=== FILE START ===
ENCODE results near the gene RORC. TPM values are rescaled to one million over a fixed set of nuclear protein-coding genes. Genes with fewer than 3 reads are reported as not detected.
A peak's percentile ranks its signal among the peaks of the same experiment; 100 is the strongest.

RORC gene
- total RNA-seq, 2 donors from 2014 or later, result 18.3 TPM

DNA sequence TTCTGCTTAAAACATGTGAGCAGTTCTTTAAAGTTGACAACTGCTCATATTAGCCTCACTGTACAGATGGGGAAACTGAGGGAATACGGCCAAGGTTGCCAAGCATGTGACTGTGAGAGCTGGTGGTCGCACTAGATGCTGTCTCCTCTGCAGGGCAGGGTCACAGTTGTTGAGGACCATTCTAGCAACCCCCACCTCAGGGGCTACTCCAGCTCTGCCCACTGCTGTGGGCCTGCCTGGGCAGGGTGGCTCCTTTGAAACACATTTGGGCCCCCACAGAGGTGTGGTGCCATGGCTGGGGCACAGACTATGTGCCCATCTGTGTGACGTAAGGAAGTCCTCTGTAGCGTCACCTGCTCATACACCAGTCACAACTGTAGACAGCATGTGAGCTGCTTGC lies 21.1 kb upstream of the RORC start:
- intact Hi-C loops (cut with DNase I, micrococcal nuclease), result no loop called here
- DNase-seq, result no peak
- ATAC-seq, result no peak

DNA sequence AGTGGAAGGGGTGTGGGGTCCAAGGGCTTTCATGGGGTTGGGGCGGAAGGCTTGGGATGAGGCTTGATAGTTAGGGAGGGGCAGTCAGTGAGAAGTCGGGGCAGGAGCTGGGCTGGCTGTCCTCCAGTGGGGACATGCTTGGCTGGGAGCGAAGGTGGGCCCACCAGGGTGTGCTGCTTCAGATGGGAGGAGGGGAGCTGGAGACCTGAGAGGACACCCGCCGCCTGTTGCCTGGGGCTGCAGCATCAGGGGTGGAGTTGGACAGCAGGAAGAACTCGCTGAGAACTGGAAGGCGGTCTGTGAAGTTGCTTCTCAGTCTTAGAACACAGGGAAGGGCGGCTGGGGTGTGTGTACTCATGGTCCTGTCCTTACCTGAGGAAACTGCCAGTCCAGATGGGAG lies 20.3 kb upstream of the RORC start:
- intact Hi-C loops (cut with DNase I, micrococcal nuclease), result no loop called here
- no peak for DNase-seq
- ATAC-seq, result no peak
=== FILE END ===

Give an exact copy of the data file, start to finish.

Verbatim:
ENCODE results near the gene RORC. TPM values are rescaled to one million over a fixed set of nuclear protein-coding genes. Genes with fewer than 3 reads are reported as not detected.
A peak's percentile ranks its signal among the peaks of the same experiment; 100 is the strongest.

RORC gene
- total RNA-seq, 2 donors from 2014 or later, result 18.3 TPM

DNA sequence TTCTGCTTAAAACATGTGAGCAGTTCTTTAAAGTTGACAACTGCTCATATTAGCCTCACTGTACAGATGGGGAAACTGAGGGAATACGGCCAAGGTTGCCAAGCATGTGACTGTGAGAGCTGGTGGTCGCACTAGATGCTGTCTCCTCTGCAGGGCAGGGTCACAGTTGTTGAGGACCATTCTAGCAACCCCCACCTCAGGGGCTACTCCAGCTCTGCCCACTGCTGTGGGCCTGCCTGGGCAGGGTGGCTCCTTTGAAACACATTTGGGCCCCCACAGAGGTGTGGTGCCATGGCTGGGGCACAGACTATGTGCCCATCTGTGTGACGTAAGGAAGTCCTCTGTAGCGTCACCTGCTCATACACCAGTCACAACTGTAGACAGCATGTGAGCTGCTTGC lies 21.1 kb upstream of the RORC start:
- intact Hi-C loops (cut with DNase I, micrococcal nuclease), result no loop called here
- DNase-seq, result no peak
- ATAC-seq, result no peak

DNA sequence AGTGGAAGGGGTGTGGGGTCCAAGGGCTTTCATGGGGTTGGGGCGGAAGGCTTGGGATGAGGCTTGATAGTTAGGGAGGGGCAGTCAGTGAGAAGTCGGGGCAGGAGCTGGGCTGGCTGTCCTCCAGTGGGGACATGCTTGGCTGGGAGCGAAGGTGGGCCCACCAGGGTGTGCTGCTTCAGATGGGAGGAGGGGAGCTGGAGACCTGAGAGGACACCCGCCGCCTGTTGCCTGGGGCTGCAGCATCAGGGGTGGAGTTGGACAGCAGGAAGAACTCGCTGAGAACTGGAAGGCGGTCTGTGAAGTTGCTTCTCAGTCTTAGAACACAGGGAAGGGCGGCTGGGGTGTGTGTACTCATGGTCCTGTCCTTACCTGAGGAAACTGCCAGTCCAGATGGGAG lies 20.3 kb upstream of the RORC start:
- intact Hi-C loops (cut with DNase I, micrococcal nuclease), result no loop called here
- no peak for DNase-seq
- ATAC-seq, result no peak